>
> Cheers,
>
> Charles
>
> _______________________________________________
> use-livecode mailing list
> [hidden email]
> Please visit this url to subscribe, unsubscribe and manage your subscription preferences:
> http://lists.runrev.com/mailman/listinfo/use-livecode


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Re: Overwriting a file on a server

Bob Sneidar via use-livecode
Graham Samuel wrote:

 > However, I don’t seem to be able to mimic what my FTP software
 > (Transmit on the Mac, or FileZilla) can do, which is to easily delete
 > a file on a server  - the file in question is part of a web site
 > hosted by DreamHost. I just want to use the URL functionality to do
 > this, as discussed in my conversation below, but I always get 405
 > (http) or 530 (ftp). I have a vague suspicion that I should be
 > transmitting my credentials to the server, which of course I did when
 > I set up my FTP client, but I have absolutely no idea how to do this.
 >
 > Many members of this list must have mucked around with files on a
 > server - can someone point me to a tutorial on all this?

If there were, it would not be a short one.

If you could delete a file via HTTP alone, then anyone with a browser
could delete files on your server.

FTP is unsafe to use on the Internet, as it sends passwords in clear text.

You could consider FTPS or SFTP, which are not available in the
Community Edition but are in others via tsNet - but not without risk:

FTP and its secure variants are designed for ad hoc management of remote
file stores. You can delete the file in question, but also any other,
and can modify anything on the server in any way you like.

This is useful in tools like Filezilla, where the password is only
stored on your own computer.

But if you hard-wire the password in a script, and that script is part
of a publicly-distributed app, a memory dump can reveal the key to
having complete control over everything on your server.

The most common way for apps to perform write tasks on servers is
through an HTTP API, which would require something on the server to
process the requests. That something can be PHP, Python, LiveCode
Server, or other languages that work well with CGI.

You'd still want some way to authenticate the request, but since it's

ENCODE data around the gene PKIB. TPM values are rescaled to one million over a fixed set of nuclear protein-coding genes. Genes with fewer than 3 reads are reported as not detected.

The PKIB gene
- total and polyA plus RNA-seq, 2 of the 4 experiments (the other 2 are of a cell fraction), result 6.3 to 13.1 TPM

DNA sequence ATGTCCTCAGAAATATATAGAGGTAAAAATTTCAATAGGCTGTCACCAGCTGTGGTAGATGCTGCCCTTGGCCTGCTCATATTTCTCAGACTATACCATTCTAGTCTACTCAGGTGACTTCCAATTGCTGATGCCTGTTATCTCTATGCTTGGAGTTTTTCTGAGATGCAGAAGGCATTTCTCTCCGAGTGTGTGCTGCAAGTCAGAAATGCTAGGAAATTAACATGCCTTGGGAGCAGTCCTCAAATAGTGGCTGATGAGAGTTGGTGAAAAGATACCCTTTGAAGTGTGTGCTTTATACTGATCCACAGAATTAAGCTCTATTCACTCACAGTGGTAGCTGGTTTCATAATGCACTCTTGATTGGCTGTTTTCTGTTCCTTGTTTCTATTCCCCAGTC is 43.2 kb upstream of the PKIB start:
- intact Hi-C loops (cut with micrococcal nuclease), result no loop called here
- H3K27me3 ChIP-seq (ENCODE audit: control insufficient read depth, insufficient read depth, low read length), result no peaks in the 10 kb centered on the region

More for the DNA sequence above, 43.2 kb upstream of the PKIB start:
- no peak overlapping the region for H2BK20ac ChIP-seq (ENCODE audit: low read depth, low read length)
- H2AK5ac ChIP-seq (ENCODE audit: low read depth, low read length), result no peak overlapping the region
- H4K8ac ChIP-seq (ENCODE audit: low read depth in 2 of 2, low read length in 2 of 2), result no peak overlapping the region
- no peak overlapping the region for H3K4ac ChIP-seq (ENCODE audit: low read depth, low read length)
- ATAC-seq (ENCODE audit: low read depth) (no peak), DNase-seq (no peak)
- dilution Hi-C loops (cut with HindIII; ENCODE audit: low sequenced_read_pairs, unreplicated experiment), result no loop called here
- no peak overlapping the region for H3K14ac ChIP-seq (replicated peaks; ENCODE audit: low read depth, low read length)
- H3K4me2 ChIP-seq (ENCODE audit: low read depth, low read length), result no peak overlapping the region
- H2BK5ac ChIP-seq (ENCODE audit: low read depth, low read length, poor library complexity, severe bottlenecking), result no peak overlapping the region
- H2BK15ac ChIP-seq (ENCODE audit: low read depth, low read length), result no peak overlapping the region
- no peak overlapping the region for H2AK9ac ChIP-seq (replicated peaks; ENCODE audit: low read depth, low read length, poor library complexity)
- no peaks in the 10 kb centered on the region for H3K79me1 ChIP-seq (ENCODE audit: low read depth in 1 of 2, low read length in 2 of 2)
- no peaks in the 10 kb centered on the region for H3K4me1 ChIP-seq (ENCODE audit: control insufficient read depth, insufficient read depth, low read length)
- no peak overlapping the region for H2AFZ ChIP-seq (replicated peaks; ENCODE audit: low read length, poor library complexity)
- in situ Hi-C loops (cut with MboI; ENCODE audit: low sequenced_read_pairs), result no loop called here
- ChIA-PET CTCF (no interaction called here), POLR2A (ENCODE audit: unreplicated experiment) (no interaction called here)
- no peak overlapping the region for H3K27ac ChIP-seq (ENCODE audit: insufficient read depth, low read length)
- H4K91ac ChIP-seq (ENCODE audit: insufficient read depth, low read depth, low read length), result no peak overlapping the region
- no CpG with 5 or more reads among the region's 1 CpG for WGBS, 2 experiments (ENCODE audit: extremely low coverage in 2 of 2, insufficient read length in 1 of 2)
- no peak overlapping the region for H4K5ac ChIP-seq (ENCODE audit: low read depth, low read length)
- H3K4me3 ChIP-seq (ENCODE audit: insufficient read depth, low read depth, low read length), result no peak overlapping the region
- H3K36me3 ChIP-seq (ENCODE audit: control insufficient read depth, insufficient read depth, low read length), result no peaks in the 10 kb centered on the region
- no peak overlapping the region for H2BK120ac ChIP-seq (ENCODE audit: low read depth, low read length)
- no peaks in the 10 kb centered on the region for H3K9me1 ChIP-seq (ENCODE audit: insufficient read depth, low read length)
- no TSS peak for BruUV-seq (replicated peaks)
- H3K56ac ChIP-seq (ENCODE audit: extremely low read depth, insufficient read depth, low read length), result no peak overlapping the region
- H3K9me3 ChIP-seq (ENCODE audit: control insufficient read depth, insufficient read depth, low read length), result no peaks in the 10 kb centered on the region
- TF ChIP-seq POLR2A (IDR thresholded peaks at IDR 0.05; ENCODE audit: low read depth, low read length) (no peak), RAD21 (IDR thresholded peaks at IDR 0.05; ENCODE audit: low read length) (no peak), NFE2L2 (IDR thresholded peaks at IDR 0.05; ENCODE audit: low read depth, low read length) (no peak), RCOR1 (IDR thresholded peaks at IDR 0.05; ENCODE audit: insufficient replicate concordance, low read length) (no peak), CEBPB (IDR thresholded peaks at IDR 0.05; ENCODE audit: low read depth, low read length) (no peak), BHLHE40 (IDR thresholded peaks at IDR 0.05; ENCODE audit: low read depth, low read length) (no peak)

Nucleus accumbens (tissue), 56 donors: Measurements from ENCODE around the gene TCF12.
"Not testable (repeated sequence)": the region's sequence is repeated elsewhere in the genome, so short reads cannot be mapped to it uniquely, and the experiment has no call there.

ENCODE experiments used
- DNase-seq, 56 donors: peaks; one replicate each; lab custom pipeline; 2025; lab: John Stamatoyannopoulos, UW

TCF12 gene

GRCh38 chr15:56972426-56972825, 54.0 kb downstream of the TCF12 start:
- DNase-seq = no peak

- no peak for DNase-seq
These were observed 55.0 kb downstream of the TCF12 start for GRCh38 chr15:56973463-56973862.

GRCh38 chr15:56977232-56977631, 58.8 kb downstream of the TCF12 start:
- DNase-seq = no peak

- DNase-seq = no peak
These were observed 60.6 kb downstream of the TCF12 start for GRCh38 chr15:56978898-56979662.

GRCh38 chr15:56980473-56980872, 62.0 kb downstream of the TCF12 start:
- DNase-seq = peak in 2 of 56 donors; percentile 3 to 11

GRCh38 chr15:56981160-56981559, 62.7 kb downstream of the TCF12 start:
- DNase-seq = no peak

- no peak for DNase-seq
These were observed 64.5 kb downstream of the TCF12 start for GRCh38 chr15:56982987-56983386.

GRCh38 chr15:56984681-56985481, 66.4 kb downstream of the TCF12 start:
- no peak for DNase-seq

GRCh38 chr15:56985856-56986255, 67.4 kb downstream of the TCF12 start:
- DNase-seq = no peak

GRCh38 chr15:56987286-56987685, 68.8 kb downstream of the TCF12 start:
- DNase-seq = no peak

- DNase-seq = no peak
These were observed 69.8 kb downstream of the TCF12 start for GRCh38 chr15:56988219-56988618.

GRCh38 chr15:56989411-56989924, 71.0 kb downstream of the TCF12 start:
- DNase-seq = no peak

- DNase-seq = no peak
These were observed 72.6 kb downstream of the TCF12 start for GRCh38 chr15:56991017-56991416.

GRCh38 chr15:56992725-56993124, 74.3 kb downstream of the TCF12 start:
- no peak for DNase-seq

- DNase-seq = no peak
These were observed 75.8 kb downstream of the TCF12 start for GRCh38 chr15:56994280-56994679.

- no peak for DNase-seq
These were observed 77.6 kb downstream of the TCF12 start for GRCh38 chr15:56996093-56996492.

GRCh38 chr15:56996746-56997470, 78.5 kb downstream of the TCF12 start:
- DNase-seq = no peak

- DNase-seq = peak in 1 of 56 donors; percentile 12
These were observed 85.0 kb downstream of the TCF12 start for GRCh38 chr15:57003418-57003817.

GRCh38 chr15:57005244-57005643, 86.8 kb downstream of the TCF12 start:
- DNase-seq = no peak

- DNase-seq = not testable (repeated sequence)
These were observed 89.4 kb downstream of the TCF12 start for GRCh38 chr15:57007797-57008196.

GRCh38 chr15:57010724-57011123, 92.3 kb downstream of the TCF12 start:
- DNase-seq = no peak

used only in a server script you write the scope of what can be done
with it is much more limited.

And of course that assumes your web server is using HTTPS so credentials
can be sent over secured connection, but given the many benefits of
HTTPS and the free availability of SSL certs via the Let's Encrypt
project (Dreamhost has a convenient option for Let's Encrypt in their
control panel) I'm hoping we can assume all web servers managed by
developers already have or will soon have HTTPS in place.

A tutorial for getting started with LiveCode Server is here:
https://livecode.com/resources/guides/server/

I wish I had a one-liner solution for you.  But in the hostile
environment of the Internet, writing network applications requires much
more diligence than we used to enjoy back in the day.

--
  Richard Gaskin
  Fourth World Systems
  Software Design and Development for the Desktop, Mobile, and the Web
  ____________________________________________________________________
  [hidden email]                http://www.FourthWorld.com

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Re: Overwriting a file on a server

Bob Sneidar via use-livecode
The specific lesson for lc server file uploads is here:
http://lessons.livecode.com/m/4070/l/40708-how-to-upload-a-file-with-livecode-server

but as mentioned, setup https first!

On Tue, Mar 6, 2018 at 9:33 AM, Richard Gaskin via use-livecode <
[hidden email]> wrote:

> Graham Samuel wrote:
>
> > However, I don’t seem to be able to mimic what my FTP software
> > (Transmit on the Mac, or FileZilla) can do, which is to easily delete
> > a file on a server  - the file in question is part of a web site
> > hosted by DreamHost. I just want to use the URL functionality to do